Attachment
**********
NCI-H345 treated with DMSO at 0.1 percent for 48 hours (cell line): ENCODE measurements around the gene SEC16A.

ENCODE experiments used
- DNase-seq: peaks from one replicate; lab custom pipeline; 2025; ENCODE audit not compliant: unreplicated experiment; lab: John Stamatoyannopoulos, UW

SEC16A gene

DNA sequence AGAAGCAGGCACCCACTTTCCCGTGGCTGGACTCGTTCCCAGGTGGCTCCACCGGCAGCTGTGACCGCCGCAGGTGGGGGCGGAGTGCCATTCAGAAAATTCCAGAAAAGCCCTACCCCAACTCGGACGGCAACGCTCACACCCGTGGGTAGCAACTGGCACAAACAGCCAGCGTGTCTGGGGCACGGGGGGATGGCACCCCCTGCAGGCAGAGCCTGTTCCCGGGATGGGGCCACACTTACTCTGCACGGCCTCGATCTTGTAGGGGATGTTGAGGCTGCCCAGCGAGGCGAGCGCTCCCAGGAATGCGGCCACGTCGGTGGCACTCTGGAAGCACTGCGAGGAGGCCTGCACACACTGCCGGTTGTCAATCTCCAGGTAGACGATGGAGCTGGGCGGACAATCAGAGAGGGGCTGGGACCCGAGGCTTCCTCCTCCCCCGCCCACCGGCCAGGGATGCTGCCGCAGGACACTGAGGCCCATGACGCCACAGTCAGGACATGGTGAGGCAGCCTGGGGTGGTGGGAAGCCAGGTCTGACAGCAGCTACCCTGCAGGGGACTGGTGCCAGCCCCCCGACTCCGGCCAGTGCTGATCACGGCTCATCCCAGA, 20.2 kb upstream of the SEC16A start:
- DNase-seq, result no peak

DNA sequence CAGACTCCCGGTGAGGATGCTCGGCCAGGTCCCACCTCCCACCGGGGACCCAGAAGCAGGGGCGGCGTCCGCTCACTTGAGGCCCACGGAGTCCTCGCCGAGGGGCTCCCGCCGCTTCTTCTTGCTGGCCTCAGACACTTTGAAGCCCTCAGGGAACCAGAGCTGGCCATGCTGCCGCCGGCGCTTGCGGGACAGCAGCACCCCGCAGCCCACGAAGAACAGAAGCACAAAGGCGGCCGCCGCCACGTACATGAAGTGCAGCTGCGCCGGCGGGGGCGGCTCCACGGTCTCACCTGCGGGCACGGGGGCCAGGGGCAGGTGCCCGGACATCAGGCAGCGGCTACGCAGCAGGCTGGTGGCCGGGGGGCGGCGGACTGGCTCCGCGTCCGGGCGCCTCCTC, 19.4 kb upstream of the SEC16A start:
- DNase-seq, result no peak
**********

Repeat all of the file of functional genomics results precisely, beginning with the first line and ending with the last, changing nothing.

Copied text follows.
NCI-H345 treated with DMSO at 0.1 percent for 48 hours (cell line): ENCODE measurements around the gene SEC16A.

ENCODE experiments used
- DNase-seq: peaks from one replicate; lab custom pipeline; 2025; ENCODE audit not compliant: unreplicated experiment; lab: John Stamatoyannopoulos, UW

SEC16A gene

DNA sequence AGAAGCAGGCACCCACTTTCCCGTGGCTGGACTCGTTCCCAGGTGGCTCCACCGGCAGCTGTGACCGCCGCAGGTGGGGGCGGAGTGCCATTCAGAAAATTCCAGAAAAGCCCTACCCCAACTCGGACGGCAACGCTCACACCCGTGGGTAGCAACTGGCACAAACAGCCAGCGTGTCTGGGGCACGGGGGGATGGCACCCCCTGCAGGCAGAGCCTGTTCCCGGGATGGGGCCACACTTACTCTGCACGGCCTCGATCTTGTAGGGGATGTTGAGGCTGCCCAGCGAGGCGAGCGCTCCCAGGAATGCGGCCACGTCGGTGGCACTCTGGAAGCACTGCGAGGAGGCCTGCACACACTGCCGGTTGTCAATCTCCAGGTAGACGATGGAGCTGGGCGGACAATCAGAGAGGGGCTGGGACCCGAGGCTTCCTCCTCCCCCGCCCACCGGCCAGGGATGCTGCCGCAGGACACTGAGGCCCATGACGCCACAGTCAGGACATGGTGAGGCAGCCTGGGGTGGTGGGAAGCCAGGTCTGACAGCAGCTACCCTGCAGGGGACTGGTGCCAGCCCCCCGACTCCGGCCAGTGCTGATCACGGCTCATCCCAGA, 20.2 kb upstream of the SEC16A start:
- DNase-seq, result no peak

DNA sequence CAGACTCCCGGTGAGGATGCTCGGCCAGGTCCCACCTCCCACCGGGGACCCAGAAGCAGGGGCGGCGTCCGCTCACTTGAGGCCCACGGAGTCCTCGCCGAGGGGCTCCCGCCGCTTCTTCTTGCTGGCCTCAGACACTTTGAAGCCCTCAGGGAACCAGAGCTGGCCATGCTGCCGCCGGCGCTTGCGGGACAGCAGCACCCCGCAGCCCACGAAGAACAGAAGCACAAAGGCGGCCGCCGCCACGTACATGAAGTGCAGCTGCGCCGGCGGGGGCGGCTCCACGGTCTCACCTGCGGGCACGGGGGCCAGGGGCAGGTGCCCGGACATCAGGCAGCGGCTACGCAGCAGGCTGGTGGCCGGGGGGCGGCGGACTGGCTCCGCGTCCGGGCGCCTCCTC, 19.4 kb upstream of the SEC16A start:
- DNase-seq, result no peak